Calling them Asian-American books isn’t sufficient…

In October, the Worlds of Words project at the University of Arizona ran a series of blogs on the theme New Trends in Transnational Asian Children’s Books – five very interesting posts by Yoo Kyung Sung and Junko Sakoi

  1. New Trends in Transnational Asian Children’s Books (3 Oct 2016)
  2. New Trends in Transnational Korean Children’s Books (10 Oct 2016)
  3. New Trends in Transnational Japanese Children’s Books (17 Oct 2016)
  4. New Transnational Authors of Children’s Books (24 Oct 2016)
  5. Transnational Authors’ Cultural Backgrounds and Further Reading  (31 Oct 2016)

Yoo Kyung Sung (University of New Mexico) and Junko Sakoi (Tucson Unified School District) describe how things have changed since the classics of the 1990s and 2000s were published:

“We observed new themes and perspectives that differ from previous Asian-American books in the ’90s and 2000s. We wondered how such new insights and experiences came to be available for young readers. One big change we’ve observed is the growth of new career authors and illustrators who have different stories to tell compared to previous decades’ stories … Many new transnational authors and illustrators work for two publishers, one in their home country and one in the U.S. Also, these authors write culturally specific and socially inclusive stories, going beyond Asian-Americans’ previous focus on ‘new’ immigrants and long- and short-term consequences of immigration …”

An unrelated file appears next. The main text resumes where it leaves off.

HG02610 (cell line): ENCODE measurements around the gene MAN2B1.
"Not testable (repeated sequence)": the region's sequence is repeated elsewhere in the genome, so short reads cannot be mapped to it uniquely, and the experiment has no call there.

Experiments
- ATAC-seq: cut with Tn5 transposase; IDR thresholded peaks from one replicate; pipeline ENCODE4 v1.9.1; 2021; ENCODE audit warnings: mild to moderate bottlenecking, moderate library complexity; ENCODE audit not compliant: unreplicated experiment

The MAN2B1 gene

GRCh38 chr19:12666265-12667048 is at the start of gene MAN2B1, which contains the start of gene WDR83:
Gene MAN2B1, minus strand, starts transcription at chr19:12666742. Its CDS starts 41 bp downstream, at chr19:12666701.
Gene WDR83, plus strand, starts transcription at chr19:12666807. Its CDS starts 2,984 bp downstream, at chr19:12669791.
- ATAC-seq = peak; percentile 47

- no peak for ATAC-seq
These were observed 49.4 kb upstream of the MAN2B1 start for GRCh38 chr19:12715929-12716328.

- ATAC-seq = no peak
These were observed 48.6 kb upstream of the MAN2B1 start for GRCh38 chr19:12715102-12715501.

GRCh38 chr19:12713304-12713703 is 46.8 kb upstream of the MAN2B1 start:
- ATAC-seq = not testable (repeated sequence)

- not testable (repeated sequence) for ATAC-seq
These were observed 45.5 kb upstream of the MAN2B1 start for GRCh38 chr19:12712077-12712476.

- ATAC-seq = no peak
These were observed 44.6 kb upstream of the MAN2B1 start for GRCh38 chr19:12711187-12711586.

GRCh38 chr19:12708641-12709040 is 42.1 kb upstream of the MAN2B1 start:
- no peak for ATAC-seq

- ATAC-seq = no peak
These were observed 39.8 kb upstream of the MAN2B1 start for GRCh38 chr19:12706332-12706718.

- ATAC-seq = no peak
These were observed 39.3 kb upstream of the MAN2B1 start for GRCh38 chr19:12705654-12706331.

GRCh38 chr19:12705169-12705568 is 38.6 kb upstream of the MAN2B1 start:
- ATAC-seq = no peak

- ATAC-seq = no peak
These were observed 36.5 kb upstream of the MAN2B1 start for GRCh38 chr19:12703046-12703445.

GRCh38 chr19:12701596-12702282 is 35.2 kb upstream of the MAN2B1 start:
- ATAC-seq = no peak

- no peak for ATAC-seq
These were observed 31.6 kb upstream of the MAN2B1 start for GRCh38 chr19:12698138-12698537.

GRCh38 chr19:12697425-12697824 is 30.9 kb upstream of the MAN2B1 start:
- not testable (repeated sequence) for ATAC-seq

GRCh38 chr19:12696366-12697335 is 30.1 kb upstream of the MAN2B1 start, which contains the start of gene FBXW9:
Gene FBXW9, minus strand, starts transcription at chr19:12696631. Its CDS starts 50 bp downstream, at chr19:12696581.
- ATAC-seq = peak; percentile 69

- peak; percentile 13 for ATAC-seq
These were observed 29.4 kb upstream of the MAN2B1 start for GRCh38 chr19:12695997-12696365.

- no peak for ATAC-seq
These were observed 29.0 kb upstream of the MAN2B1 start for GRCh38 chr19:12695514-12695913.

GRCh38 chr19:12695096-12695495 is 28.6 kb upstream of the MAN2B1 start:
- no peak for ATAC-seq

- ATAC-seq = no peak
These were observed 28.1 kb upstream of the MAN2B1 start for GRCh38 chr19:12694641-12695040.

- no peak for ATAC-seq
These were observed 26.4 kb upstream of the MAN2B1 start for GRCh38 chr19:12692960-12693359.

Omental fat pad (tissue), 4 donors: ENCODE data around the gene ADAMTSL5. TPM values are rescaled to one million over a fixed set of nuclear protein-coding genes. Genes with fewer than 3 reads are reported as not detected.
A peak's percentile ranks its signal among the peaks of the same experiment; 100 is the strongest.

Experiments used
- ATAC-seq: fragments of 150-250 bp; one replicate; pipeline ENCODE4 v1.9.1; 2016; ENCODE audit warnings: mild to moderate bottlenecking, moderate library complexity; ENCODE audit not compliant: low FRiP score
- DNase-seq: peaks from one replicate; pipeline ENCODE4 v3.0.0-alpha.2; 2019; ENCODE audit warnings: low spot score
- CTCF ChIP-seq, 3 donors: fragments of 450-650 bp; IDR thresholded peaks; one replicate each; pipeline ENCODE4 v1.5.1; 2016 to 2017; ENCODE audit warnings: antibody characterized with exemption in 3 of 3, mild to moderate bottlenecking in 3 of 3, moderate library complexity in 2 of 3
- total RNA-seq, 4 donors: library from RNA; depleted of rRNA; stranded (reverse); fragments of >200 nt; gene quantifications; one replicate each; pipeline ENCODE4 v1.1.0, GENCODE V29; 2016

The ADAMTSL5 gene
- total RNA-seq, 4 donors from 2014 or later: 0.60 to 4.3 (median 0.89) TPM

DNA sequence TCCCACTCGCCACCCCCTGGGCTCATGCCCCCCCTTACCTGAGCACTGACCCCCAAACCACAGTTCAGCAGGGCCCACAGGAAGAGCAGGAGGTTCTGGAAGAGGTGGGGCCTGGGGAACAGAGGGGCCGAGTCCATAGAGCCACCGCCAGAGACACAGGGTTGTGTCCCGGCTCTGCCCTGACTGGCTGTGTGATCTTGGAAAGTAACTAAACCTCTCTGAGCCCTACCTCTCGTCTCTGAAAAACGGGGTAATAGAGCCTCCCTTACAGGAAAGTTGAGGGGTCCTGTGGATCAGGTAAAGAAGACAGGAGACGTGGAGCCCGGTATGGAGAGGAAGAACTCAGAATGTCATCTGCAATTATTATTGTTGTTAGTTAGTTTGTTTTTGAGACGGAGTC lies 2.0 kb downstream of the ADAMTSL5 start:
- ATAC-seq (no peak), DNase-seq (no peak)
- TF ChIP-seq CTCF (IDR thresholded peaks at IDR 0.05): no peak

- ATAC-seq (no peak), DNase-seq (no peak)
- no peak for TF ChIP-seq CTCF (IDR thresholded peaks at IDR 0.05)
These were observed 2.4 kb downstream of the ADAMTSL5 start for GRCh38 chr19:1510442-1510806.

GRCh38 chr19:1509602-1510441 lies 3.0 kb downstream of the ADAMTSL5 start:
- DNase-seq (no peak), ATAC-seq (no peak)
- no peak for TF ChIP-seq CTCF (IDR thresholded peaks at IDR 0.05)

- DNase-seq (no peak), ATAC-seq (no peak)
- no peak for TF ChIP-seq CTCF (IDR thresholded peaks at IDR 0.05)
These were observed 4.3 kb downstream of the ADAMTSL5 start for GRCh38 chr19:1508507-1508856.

“Calling them Asian-American books isn’t sufficient…”.

newauthors_covers-768x570

Image from the 4th blog in the series: “New Transnational Authors of Children’s Books”

Worlds of Words (WOW) has a great website – real, respectful and intelligent. On their About page, they write:

Worlds of Words recognizes our lives have gone global. Communities in all parts of the world, from rural towns to large urban cities, are increasingly diverse due to global mobility. Rapid economic, social and technological changes connect people around the globe. No matter where we live, our daily lives interconnect through globalization in its differing forms. Knowledge of the world and an understanding of global perspectives have thus become a necessity, not a luxury. Children no longer have a decision about whether or not they will lead global lives–but they do need to decide how they will live in a global society…

They have lots of useful lists too … check out the WOW Chinese Language and Culture Kit Book List (by student Ke Huang)!

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